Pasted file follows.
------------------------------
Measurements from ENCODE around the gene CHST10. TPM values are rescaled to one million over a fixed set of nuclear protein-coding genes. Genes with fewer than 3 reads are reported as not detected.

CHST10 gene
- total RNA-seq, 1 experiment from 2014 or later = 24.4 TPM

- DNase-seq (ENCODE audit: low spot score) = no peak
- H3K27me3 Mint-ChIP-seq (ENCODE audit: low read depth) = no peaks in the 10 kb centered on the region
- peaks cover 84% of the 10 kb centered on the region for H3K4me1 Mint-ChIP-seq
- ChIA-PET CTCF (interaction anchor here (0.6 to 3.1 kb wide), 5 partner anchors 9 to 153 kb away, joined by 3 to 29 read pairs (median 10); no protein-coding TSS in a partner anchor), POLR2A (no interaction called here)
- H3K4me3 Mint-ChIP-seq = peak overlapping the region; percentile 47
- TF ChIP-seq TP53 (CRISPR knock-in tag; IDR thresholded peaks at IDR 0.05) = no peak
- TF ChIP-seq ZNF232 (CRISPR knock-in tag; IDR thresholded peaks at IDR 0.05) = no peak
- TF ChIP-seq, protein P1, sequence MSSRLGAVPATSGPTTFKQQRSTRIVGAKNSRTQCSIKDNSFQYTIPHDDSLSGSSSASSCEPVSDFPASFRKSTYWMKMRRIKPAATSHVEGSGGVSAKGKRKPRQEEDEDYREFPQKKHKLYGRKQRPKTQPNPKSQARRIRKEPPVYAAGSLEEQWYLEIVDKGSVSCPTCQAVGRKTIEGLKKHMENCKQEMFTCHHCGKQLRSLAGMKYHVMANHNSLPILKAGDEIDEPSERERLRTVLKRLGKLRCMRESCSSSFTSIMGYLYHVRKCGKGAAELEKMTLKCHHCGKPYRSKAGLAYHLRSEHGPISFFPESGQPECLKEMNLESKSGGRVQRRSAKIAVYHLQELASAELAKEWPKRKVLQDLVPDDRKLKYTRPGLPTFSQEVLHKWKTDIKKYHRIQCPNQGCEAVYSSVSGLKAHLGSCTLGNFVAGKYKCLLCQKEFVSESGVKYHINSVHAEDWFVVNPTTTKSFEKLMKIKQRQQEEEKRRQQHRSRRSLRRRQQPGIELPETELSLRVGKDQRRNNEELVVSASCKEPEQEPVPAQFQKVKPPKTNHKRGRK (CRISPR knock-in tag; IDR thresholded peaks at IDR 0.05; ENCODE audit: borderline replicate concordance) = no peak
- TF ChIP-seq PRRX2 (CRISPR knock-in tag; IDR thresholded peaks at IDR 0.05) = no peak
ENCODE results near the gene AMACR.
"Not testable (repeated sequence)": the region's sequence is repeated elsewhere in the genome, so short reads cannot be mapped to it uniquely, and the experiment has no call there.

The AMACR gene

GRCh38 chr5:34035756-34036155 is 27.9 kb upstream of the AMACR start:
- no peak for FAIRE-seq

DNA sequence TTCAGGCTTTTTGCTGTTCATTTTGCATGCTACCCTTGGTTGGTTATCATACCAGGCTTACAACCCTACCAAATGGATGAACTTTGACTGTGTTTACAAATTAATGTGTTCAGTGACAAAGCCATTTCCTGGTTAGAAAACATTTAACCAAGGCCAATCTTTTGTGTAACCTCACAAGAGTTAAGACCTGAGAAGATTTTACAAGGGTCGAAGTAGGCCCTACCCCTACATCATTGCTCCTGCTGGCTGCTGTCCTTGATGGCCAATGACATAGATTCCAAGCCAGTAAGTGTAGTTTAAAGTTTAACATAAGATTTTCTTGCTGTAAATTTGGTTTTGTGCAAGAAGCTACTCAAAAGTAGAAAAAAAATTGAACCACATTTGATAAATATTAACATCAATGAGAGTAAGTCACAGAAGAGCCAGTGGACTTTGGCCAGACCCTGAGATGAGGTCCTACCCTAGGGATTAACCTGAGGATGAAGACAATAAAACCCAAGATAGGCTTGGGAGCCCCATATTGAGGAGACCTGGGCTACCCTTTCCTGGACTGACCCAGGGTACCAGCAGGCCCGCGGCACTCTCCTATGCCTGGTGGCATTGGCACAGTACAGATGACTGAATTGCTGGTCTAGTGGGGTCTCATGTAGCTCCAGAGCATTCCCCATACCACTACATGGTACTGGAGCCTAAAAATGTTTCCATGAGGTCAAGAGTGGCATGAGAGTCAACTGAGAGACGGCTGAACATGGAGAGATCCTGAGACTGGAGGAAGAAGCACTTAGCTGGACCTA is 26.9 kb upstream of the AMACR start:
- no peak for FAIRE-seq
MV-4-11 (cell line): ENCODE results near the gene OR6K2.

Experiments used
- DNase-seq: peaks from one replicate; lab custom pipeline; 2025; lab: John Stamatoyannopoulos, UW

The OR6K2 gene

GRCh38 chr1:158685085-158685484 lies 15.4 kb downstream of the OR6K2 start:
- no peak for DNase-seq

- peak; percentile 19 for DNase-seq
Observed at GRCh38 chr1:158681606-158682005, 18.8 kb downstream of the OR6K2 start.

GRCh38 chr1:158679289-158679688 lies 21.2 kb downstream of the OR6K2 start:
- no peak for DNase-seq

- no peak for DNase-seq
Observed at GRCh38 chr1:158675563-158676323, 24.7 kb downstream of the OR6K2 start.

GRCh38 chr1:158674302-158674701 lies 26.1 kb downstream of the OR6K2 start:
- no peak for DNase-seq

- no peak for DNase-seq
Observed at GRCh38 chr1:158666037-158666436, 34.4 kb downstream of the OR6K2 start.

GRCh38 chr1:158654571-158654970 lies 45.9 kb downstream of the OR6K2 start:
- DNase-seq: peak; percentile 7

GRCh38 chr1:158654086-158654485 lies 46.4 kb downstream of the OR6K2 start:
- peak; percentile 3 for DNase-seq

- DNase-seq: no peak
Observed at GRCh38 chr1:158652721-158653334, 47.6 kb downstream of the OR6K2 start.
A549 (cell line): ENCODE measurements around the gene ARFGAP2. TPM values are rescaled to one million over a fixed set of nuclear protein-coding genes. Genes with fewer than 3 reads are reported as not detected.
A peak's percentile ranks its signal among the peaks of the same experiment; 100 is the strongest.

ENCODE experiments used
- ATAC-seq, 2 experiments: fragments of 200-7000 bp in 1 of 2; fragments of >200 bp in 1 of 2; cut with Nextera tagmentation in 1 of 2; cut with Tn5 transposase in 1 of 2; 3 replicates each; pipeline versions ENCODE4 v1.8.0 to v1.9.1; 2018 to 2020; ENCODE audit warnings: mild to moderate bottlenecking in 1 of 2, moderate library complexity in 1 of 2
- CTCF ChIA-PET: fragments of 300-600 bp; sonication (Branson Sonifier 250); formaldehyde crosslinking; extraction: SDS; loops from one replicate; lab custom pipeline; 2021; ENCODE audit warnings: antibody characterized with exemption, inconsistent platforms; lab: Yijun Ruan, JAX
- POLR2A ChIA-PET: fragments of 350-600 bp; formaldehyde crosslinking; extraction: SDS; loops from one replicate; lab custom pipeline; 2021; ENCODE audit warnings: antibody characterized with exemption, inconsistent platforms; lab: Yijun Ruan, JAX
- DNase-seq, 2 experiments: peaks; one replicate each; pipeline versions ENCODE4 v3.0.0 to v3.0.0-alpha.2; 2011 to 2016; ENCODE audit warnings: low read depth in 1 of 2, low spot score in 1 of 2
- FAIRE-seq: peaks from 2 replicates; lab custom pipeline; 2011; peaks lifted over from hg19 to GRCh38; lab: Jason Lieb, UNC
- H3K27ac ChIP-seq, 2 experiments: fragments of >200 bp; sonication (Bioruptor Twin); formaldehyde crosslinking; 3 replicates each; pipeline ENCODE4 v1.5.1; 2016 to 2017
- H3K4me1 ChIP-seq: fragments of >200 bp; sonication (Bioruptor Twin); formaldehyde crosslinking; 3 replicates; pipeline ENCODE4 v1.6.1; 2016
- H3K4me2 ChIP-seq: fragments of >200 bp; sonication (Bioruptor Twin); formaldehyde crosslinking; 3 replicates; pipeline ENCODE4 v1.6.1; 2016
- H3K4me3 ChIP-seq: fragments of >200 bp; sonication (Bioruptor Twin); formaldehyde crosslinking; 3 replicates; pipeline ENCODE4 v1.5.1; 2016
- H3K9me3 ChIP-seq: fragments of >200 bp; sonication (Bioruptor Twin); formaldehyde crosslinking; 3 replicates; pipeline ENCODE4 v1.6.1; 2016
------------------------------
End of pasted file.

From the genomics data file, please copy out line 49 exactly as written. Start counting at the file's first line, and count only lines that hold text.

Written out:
- FAIRE-seq: peaks from 2 replicates; lab custom pipeline; 2011; peaks lifted over from hg19 to GRCh38; lab: Jason Lieb, UNC